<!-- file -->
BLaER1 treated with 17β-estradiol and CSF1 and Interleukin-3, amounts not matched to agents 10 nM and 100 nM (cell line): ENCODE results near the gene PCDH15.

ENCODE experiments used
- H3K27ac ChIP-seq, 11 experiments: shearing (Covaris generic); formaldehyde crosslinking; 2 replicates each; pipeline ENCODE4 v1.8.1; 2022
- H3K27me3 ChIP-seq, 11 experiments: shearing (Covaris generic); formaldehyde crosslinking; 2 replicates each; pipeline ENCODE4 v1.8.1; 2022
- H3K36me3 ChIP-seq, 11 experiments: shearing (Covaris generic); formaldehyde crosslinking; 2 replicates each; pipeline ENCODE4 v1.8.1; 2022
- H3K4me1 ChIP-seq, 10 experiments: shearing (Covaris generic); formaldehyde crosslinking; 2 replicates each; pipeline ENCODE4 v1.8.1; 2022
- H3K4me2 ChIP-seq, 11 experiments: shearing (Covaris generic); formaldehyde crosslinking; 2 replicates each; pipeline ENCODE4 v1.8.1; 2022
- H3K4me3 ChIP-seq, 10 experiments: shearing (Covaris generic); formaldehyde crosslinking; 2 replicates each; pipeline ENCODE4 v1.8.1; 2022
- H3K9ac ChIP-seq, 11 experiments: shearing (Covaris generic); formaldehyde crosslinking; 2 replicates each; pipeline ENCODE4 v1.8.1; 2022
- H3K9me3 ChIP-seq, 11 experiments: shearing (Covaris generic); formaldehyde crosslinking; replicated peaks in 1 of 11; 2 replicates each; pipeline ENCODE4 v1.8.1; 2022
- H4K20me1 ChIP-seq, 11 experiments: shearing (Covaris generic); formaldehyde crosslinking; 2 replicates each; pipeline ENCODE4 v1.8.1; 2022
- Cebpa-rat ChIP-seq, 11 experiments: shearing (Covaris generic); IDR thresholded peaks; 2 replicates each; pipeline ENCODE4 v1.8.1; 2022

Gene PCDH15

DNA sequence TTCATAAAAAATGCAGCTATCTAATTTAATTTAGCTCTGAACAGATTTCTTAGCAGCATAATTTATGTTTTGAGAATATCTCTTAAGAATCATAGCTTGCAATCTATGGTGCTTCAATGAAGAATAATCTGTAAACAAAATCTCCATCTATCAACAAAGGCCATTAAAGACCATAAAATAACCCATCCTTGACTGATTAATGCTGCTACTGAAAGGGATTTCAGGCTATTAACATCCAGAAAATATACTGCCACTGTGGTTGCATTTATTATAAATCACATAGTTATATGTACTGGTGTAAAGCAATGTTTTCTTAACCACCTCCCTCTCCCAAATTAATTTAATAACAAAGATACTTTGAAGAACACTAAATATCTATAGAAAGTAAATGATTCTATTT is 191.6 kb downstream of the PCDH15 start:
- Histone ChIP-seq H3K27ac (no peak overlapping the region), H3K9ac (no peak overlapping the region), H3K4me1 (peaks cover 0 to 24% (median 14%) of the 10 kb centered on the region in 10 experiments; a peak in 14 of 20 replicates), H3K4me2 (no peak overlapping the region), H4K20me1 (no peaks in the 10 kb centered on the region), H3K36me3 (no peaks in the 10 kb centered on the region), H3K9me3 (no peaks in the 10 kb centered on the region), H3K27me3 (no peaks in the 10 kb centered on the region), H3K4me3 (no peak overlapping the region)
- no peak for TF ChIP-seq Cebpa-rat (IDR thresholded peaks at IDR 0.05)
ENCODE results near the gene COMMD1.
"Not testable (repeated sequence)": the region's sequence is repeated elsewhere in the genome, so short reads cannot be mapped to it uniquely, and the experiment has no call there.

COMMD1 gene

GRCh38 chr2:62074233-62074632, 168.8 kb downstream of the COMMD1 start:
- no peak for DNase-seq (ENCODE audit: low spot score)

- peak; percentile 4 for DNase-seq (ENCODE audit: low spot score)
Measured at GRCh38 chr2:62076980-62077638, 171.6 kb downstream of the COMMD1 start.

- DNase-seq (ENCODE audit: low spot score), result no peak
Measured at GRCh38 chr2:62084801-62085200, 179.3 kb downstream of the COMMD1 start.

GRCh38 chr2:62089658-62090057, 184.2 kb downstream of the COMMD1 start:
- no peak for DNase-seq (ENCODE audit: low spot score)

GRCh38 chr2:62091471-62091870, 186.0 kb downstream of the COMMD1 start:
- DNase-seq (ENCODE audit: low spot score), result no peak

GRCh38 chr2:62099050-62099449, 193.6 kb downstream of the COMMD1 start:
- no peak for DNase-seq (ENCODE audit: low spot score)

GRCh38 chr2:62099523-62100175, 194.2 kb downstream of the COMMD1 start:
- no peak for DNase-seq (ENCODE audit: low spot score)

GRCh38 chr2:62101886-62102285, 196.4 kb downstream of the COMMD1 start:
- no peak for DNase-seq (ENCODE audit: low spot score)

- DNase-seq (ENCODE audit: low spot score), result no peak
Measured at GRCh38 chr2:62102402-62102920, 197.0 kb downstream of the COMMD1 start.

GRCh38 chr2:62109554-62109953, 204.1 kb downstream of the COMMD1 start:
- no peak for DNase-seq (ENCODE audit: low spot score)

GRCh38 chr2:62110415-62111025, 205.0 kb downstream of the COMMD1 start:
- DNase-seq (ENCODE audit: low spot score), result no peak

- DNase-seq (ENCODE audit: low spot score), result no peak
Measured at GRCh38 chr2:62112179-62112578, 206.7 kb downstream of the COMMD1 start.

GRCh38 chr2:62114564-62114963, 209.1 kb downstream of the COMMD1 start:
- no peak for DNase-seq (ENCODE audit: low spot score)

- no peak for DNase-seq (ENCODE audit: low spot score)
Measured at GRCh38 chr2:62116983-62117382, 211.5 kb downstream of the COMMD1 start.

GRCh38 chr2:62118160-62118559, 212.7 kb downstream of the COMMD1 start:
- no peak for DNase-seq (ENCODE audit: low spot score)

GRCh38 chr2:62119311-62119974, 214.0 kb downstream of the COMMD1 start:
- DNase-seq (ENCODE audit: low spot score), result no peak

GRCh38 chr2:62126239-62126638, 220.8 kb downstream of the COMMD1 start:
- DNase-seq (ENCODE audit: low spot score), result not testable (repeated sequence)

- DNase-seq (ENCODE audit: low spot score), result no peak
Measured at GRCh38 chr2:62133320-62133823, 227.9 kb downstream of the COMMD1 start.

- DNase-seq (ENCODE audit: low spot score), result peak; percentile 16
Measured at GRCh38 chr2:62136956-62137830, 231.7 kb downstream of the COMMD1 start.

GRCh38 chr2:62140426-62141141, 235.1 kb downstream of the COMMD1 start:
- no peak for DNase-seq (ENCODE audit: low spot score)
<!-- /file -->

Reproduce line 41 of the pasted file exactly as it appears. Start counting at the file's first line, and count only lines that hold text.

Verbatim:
- DNase-seq (ENCODE audit: low spot score), result no peak